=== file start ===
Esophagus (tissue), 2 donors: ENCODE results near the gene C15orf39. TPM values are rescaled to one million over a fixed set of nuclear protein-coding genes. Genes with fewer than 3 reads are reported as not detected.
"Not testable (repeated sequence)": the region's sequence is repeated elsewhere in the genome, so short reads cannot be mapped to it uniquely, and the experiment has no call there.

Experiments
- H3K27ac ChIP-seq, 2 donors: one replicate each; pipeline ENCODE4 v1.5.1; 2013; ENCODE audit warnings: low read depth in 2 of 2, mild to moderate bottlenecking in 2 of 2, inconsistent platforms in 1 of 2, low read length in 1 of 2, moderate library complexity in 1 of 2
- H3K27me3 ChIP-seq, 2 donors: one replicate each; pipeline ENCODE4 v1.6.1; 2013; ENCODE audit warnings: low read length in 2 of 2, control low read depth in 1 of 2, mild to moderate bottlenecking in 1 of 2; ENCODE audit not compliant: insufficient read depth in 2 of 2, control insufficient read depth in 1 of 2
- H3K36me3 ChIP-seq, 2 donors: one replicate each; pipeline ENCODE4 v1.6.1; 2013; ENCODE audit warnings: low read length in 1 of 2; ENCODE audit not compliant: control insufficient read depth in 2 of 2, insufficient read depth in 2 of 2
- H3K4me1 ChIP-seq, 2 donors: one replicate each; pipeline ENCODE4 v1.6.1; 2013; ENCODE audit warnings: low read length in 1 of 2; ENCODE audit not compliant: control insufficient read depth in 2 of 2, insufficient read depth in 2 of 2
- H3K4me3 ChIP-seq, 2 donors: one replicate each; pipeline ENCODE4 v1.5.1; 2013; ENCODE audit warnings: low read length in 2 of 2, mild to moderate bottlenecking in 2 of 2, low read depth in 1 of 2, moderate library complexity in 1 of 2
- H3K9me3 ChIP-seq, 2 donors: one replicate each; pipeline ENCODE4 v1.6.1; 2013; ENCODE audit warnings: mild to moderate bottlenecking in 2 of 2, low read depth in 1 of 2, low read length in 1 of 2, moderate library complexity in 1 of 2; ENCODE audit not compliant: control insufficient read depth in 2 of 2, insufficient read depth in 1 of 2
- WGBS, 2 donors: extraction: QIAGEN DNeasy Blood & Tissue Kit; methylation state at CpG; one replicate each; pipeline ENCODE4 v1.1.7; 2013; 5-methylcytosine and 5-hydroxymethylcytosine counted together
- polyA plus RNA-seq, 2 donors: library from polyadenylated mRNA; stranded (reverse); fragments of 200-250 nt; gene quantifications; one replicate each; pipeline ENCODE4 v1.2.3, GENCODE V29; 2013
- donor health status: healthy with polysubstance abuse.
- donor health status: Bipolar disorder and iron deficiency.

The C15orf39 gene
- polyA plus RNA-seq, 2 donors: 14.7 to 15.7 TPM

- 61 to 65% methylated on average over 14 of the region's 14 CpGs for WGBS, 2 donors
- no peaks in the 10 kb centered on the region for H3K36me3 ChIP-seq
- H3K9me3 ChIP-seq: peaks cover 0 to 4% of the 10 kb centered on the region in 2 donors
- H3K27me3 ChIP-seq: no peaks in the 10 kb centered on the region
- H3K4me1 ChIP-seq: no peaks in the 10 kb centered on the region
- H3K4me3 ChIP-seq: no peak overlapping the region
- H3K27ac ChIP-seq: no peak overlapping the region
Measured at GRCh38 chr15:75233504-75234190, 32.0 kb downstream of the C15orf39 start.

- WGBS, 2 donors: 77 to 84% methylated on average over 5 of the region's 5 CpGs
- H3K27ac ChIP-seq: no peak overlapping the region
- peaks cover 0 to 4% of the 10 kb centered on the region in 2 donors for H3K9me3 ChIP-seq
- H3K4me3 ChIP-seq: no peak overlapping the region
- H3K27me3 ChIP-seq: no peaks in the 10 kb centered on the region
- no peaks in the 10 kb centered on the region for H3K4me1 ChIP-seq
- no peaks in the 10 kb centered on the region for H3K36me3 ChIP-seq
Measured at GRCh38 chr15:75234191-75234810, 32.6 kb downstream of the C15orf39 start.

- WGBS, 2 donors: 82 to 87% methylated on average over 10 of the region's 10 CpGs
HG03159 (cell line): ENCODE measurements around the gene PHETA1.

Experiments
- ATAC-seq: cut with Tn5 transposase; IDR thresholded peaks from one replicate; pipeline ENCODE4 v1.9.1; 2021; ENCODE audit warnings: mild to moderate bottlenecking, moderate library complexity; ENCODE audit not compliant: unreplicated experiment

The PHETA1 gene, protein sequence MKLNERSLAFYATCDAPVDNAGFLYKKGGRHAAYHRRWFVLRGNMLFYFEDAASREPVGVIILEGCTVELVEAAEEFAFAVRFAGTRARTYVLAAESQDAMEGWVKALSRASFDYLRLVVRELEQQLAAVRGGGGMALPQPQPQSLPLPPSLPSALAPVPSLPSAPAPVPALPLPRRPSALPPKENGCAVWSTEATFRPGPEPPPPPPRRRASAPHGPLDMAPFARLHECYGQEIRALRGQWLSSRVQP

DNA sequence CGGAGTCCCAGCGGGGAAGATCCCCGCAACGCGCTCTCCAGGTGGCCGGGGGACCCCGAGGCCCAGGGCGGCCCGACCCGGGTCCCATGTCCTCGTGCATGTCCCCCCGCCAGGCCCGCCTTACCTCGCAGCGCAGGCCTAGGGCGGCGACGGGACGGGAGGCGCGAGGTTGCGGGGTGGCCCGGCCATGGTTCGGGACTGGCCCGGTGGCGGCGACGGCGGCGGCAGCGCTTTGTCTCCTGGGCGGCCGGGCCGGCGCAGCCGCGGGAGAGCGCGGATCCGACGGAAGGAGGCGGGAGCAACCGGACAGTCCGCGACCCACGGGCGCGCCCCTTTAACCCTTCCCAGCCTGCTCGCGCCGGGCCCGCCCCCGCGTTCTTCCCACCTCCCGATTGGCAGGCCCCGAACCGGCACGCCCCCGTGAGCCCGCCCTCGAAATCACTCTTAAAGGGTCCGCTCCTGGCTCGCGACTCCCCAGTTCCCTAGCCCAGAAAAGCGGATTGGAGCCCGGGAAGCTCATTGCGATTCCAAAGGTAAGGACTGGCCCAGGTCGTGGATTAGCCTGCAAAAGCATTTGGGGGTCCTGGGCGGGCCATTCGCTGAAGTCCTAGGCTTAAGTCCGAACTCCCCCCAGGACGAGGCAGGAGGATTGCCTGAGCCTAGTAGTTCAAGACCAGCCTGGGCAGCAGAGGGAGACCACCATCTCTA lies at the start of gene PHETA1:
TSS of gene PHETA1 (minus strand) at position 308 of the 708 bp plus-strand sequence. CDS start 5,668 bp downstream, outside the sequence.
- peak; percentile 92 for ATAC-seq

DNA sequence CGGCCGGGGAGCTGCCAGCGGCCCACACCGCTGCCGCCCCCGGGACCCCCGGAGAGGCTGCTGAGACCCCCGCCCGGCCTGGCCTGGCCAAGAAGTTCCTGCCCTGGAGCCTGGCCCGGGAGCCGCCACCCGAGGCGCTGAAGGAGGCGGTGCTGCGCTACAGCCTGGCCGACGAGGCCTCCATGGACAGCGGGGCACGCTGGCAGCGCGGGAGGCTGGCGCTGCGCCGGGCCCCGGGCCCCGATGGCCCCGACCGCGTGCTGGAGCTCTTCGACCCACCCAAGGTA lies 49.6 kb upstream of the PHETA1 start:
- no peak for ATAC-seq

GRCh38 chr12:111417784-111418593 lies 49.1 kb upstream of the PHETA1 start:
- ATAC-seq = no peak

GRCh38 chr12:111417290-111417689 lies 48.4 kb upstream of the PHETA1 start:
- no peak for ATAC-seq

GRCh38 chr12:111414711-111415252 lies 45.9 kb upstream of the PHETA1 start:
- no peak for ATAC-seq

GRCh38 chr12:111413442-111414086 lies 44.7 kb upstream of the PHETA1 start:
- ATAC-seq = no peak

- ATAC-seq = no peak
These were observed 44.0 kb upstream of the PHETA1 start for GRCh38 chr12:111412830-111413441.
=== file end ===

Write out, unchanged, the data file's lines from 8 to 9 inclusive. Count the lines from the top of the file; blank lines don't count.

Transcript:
- H3K4me3 ChIP-seq, 2 donors: one replicate each; pipeline ENCODE4 v1.5.1; 2013; ENCODE audit warnings: low read length in 2 of 2, mild to moderate bottlenecking in 2 of 2, low read depth in 1 of 2, moderate library complexity in 1 of 2
- H3K9me3 ChIP-seq, 2 donors: one replicate each; pipeline ENCODE4 v1.6.1; 2013; ENCODE audit warnings: mild to moderate bottlenecking in 2 of 2, low read depth in 1 of 2, low read length in 1 of 2, moderate library complexity in 1 of 2; ENCODE audit not compliant: control insufficient read depth in 2 of 2, insufficient read depth in 1 of 2